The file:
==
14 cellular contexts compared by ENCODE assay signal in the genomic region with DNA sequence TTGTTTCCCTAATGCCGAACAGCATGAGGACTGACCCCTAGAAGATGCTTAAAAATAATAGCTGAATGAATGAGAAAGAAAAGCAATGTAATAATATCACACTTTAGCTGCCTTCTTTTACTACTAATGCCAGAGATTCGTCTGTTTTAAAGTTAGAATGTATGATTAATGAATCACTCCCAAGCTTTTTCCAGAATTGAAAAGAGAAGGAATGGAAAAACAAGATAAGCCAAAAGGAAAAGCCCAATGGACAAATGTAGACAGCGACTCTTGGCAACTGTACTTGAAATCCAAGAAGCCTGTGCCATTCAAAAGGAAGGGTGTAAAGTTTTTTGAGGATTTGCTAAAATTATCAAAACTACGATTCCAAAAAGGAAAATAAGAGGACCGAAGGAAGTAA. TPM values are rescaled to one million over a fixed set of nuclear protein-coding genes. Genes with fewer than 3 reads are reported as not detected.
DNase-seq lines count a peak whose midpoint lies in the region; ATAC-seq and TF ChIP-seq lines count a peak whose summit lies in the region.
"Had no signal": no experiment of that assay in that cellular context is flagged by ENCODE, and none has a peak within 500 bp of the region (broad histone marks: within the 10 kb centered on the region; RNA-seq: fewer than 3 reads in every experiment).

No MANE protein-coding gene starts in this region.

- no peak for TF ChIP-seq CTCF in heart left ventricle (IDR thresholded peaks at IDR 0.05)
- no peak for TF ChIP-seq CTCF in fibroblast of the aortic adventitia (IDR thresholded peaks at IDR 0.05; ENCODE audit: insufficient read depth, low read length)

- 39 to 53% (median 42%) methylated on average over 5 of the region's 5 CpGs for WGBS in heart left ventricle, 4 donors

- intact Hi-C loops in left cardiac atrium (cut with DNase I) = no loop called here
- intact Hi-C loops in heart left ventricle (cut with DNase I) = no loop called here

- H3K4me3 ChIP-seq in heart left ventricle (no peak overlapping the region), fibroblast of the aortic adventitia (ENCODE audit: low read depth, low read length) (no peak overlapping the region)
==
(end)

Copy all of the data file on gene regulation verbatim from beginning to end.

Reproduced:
14 cellular contexts compared by ENCODE assay signal in the genomic region with DNA sequence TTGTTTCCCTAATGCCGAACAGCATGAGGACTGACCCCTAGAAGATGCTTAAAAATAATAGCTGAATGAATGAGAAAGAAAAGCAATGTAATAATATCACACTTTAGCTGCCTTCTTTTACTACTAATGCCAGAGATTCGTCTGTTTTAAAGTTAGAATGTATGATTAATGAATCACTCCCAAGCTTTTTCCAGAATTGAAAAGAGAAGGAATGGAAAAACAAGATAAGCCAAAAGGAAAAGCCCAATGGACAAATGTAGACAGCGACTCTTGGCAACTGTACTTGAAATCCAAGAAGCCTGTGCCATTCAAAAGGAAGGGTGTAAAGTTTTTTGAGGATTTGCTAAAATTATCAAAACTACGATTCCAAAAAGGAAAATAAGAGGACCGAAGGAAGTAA. TPM values are rescaled to one million over a fixed set of nuclear protein-coding genes. Genes with fewer than 3 reads are reported as not detected.
DNase-seq lines count a peak whose midpoint lies in the region; ATAC-seq and TF ChIP-seq lines count a peak whose summit lies in the region.
"Had no signal": no experiment of that assay in that cellular context is flagged by ENCODE, and none has a peak within 500 bp of the region (broad histone marks: within the 10 kb centered on the region; RNA-seq: fewer than 3 reads in every experiment).

No MANE protein-coding gene starts in this region.

- no peak for TF ChIP-seq CTCF in heart left ventricle (IDR thresholded peaks at IDR 0.05)
- no peak for TF ChIP-seq CTCF in fibroblast of the aortic adventitia (IDR thresholded peaks at IDR 0.05; ENCODE audit: insufficient read depth, low read length)

- 39 to 53% (median 42%) methylated on average over 5 of the region's 5 CpGs for WGBS in heart left ventricle, 4 donors

- intact Hi-C loops in left cardiac atrium (cut with DNase I) = no loop called here
- intact Hi-C loops in heart left ventricle (cut with DNase I) = no loop called here

- H3K4me3 ChIP-seq in heart left ventricle (no peak overlapping the region), fibroblast of the aortic adventitia (ENCODE audit: low read depth, low read length) (no peak overlapping the region)